• Godot and his coffee don't really seem to apply to this trope, at least until you learn exactly why he drinks so much.
  • Final Fantasy X: Auron, although being dead, it probably doesn't have an effect on him.
  • Eternal Darkness: Edward Roivas starts with a flask of "liquid courage" in his inventory; quick nips raise his sanity.
  • In Batman: Arkham Asylum, Officer Boles is seen taking a nip from a flask as Joker is taken to his cell. This turns out to be important later.
  • In Team Fortress 2, the scout and his crit-o/Bonk cola seems to be like this. While it is important, he only takes a quick second to drink it. The demoman will also do this with his bottle, and some other things like a frying pan, so you wonder if he really just gets drunk by breathing.
    • Or he might just already be so staggeringly drunk that he thinks he's drinking from a bottle, not a frying pan.
  • Fallout: New Vegas has the Classic Pack/ Courier's Stash DLC item, the Vault 13 canteen. While in the player's inventory, the Courier will take periodic swigs from it. Possibly subverted, because it contains plain-old water, which, in Hardcore mode, helps slow down the effects of dehydration. While helpful it's not enough to survive alone as it works on a 5 minute timer to give 15 hit points and reduce dehydration by 25 points.
  • Oghren, the party berserker from Dragon Age: Origins, has, as his special equip item, "One for the ditch" - a canteen filled with a liquid that, per the description, smells foul - as does Oghren, on occasion.
  • Warcraft III has this as the Idle Animation for the Human Footman unit. And anyone who shares it's animation set, most notably, Captain Falric. Most notably, in-engine cutscenes do not disable idle animations, so sooner or later he's going to end up deciding to take a quick swig in the middle of an otherwise dramatic moment.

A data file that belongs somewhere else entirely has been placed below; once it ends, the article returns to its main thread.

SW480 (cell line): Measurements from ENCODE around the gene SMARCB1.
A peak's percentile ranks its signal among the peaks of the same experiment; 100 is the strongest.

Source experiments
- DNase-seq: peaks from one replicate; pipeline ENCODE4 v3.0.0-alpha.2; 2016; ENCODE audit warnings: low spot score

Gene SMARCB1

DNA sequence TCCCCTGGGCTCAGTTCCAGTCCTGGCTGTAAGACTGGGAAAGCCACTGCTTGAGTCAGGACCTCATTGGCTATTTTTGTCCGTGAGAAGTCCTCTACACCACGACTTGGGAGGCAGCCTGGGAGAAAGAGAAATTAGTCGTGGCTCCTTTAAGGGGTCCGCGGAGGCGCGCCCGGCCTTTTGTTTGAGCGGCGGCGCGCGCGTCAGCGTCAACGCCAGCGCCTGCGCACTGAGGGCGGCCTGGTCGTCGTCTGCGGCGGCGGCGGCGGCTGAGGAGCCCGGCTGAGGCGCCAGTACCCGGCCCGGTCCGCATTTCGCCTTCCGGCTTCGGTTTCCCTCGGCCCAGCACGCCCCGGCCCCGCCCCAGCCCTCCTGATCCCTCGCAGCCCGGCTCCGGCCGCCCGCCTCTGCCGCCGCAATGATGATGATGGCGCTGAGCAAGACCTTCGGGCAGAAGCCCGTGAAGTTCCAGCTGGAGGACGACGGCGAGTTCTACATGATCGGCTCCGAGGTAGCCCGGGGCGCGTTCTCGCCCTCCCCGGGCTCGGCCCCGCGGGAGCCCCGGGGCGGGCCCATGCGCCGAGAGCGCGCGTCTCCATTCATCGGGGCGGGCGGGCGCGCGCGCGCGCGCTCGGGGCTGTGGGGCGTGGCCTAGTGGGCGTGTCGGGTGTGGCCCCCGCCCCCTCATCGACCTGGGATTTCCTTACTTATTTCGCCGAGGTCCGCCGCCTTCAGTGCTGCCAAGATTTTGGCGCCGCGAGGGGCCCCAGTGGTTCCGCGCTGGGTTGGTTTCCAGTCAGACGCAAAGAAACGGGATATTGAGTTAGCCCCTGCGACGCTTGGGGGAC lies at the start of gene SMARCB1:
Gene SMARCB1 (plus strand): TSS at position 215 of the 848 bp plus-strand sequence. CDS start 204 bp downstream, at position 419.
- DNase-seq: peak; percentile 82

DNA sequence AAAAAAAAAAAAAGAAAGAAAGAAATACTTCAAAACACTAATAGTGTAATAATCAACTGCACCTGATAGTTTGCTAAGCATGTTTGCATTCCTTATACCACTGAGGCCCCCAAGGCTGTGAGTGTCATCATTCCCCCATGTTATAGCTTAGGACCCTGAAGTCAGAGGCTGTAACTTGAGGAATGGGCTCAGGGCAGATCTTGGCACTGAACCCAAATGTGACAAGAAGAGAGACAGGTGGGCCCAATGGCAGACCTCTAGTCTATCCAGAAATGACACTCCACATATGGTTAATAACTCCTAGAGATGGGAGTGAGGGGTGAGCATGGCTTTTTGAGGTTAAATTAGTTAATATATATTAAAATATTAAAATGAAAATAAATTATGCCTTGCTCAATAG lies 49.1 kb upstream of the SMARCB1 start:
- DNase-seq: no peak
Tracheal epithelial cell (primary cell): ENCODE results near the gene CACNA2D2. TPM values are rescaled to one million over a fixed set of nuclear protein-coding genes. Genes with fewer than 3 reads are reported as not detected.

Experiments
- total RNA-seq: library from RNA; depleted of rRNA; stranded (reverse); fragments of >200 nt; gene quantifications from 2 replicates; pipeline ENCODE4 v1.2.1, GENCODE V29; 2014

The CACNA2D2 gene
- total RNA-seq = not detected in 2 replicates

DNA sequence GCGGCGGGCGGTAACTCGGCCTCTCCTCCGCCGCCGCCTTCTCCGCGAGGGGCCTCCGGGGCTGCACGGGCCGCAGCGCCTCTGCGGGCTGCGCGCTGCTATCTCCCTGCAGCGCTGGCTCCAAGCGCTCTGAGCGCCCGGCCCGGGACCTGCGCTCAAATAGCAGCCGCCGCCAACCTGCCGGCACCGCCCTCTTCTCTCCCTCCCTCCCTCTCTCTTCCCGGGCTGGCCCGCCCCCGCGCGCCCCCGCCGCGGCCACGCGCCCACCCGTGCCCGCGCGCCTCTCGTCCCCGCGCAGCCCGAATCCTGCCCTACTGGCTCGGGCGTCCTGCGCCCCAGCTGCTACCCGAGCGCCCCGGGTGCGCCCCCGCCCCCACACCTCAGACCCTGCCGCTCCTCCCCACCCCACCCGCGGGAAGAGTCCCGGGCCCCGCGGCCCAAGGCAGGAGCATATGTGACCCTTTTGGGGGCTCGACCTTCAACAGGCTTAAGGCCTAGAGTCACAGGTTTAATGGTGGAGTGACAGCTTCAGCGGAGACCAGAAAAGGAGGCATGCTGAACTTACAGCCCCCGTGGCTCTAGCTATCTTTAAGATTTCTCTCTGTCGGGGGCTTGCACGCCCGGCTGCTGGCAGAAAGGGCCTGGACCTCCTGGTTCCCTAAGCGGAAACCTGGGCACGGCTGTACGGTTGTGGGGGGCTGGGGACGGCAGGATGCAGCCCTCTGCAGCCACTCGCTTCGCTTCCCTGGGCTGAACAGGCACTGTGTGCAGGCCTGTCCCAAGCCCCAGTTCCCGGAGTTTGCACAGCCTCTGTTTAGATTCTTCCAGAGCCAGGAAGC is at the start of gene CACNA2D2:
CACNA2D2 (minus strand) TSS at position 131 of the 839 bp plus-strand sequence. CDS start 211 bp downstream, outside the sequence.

• Max Payne and those pills he uses as Bottled Heroic Resolve, which by the third and so far final installment in the trilogy have become a career-ruining substance abuse problem along with the alcohol he uses to self-medicate for PTSD.

  • No matter what he's doing, as long as he's in a semi-private place (like his office), Sanderson of Something*Positive is always, always seen with whiskey in his hand. Davan can sometimes be seen with a hip flask, which he once left unattended for several months, leading to his roommate, father, and foster sister accidentally mixing him a Gargle Blaster.
  • Subverted in Three Panel Soul. Ian gets a hip flask just to fill it with Tic-Tacs.
  • Faye in Questionable Content does this when she's heading into full-blown alcoholism. It's when her boss and friend Dora catches her doing it at work that she fires Faye on the spot, sending Faye into a spiral of binge-drinking that lands her in hospital. Faye never drinks again (except for falling off the wagon for one evening), and her life soon starts to turn around for the better.

    Web Video 
  • In RedLetterMedia's "Best of the Worst: Future War, The Jar, and White Fire" has Mike Stoklasa take not-so-quick nips from a giant novelty flask. In one of the outtakes he drinks far too much, collapses, and trips out on booze.

    Western Animation